Hawaii Passes Bill Supporting Universal Basic Income

1 money

A bill supporting efforts to study Universal Basic Income unanimously passed both Houses of the Hawaiian legislature in mid-June. This makes Hawaii the first state to support legislation in favor of basic income

The program would provide citizens a minimum amount of income each month to provide for basic needs in an effort to combat the rising tide of job replacement due to mechanization. CNN describes UBI as “The idea is that a universal income offers workers greater security, especially as technological advances reduce the need for human labor. It will also allow unemployed people to pick up odd jobs without losing their benefits.”

State Rep. Chris Lee, who introduced the bill, emphasized that “As automation takes over the economy, you’re able to ensure that everybody is provided some basic means of living, kind of like a monthly Social Security check for everyone.” Since Hawaii’s economy is largely based on tourism and service, Lee feels that looking into a basic income program is especially important for the future of the state.

Hawaii would be joining Finland, who is experimenting with a two-year UBI program for 2,000 citizens, Canada, and Germany in experimenting and studying the effects of a state implemented income program.

Critics of the program say that it will drastically change the role of the government to being the sole provider for its citizens and that the costs of implementing it would be astronomical. The Center on Budget and Policy Priorities believes it may increase poverty (opposite of its intended goal) and that if every American citizen were given $10,000 a year, it would cost ¾ of the federal budget.

Groups of libertarians support this initiative because funding it would require to eliminate most or all welfare programs, shrinking the government to a grand degree and increasing the incentive to work. Many argue that UBI would also be a massive improvement to our current welfare system and could offer more choice to the working poor.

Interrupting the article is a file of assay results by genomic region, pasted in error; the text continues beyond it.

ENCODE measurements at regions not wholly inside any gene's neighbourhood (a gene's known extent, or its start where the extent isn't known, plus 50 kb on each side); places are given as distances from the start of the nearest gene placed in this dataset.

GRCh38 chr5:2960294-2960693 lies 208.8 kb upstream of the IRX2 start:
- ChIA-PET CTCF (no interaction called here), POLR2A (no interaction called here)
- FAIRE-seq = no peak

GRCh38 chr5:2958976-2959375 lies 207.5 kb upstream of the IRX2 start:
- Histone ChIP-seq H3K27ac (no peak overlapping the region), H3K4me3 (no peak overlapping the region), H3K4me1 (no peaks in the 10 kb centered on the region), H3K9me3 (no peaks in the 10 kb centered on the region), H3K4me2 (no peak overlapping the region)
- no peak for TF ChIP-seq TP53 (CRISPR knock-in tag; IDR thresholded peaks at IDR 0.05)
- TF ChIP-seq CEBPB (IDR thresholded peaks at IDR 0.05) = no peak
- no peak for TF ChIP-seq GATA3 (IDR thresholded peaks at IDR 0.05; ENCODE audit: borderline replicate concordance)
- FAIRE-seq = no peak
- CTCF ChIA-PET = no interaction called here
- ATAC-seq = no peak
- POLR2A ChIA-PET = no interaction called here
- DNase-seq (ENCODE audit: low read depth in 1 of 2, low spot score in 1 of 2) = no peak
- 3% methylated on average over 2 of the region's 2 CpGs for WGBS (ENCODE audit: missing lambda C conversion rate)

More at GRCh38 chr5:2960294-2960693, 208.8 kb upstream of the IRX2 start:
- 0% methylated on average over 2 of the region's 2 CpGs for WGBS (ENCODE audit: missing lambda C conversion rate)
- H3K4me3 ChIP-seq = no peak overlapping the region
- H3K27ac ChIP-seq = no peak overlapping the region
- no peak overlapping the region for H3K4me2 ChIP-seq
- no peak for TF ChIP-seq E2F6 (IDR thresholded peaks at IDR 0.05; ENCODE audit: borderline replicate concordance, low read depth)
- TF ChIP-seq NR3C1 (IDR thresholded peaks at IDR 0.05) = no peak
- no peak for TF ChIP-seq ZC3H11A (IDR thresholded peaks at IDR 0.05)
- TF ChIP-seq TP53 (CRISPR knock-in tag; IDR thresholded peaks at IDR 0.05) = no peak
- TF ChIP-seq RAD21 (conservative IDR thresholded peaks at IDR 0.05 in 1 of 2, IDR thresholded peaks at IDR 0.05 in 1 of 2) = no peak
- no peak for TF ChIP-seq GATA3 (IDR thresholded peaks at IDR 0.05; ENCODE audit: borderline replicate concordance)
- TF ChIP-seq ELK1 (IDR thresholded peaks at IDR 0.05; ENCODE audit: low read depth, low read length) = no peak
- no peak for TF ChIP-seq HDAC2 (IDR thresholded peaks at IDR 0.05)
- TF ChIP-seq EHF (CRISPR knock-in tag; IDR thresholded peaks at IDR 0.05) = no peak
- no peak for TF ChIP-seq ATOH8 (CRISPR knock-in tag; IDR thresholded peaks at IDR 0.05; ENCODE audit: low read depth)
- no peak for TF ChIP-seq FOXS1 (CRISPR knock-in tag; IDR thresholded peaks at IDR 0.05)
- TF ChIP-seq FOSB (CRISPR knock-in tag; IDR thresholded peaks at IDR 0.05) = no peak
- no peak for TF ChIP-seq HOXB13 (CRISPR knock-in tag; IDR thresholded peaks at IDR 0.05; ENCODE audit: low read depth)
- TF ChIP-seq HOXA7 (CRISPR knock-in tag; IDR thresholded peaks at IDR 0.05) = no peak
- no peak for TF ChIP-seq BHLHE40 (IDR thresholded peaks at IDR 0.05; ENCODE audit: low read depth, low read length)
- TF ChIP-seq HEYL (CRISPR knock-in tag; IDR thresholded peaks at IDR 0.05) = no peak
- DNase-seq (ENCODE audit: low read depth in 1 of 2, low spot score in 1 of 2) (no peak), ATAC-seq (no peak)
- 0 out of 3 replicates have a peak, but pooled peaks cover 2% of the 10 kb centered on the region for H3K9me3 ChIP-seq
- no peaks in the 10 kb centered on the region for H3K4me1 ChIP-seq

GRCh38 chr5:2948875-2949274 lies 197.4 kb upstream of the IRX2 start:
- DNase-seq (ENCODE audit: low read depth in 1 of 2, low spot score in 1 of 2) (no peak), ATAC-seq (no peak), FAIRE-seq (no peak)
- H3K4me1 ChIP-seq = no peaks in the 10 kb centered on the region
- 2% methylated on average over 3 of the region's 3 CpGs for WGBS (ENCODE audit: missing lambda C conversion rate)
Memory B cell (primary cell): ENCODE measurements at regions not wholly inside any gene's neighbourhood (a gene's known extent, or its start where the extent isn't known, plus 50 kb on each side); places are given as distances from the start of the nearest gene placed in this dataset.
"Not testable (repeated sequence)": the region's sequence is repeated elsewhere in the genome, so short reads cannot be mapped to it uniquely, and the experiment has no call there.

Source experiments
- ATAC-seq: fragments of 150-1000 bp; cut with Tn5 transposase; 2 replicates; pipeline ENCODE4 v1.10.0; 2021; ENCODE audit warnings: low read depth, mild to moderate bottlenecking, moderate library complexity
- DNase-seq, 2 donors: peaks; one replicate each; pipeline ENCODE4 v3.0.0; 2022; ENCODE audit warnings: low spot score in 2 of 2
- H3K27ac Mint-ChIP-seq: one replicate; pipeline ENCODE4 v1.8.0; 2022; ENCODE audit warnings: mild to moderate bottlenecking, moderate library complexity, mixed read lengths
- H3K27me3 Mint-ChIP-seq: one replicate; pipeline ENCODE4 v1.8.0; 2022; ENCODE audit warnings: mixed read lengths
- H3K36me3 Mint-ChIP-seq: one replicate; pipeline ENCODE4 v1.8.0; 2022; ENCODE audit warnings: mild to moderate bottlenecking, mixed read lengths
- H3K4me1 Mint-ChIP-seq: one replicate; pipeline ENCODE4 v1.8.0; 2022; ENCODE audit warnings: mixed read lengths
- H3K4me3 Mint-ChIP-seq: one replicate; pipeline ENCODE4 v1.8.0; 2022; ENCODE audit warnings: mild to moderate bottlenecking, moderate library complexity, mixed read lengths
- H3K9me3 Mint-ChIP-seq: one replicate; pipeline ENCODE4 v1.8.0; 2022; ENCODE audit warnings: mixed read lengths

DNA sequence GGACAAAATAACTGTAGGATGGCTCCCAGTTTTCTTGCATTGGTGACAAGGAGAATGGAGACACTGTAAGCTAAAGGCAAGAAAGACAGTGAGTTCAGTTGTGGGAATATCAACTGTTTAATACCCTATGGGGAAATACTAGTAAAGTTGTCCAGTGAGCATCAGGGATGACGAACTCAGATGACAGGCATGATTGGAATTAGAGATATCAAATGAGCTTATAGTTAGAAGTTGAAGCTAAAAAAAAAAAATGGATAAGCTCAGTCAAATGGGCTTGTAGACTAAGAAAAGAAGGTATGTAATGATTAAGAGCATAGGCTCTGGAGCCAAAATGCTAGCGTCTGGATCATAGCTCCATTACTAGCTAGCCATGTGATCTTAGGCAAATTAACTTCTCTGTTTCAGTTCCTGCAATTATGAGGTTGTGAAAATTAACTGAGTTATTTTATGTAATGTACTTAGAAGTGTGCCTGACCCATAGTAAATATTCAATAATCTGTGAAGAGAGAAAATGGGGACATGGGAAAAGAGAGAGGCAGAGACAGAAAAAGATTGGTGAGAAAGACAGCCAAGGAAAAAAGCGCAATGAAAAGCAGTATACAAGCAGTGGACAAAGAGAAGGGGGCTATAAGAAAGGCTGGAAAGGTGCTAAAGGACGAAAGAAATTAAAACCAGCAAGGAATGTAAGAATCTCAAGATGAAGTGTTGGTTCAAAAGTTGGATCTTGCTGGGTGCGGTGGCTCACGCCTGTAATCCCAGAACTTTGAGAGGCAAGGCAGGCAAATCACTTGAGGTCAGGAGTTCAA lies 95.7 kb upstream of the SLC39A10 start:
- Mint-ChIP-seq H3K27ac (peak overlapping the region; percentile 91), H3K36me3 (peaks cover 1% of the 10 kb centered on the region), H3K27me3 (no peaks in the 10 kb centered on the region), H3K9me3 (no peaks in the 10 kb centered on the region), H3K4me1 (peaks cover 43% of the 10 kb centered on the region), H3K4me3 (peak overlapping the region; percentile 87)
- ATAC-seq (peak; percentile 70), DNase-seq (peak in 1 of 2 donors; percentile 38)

Author: Luke Henderson

Since joining the Libertarian Party in 2016 (after discovering Gary Johnson as a disaffected Bernie Sanders supporter), Luke Henderson has been active in the liberty movement through journalism, and political activism. At the beginning of 2017, Luke had his first piece of writing published by Being Libertarian and quickly became a contributor to the libertarian news site, The Libertarian Vindicator. Through the Vindicator, Luke discovered his passion for addressing critics of the philosophy and bringing together different factions of liberty lovers which compelled him to become an editor for The Libertarian Coalition, a forum dedicated to an open-minded discussion of libertarian ideas from all walks. After many guest contributions to Being Libertarian, Luke was asked to join the website as a contributor, where he writes his column Scoring For Liberty, which discusses sports, politics, and economics from a libertarian lens, and his Educator series that seeks to strengthen libertarian’s understanding of educational techniques and policy to better arguments against public education. Luke is one of the District 1 Executive Committeemen for the Missouri Libertarian party, and the founder of the Missouri Chapter of the Libertarian Positivity Caucus. Outside of politics, Luke is a paraprofessional for the Special School District of St. Louis, a musician, composer, and a loving husband and father.

2 thoughts

  1. Groups of libertarians also like UBI because Milton Friedman had a similar idea. It is also superior to a high minimum wage which stifles new businesses and entrepreneurship. If you want to help the poor, help the poor; if you want to regulate the economy because “Walmart can afford it,” then eventually, the only business left will be Walmart.


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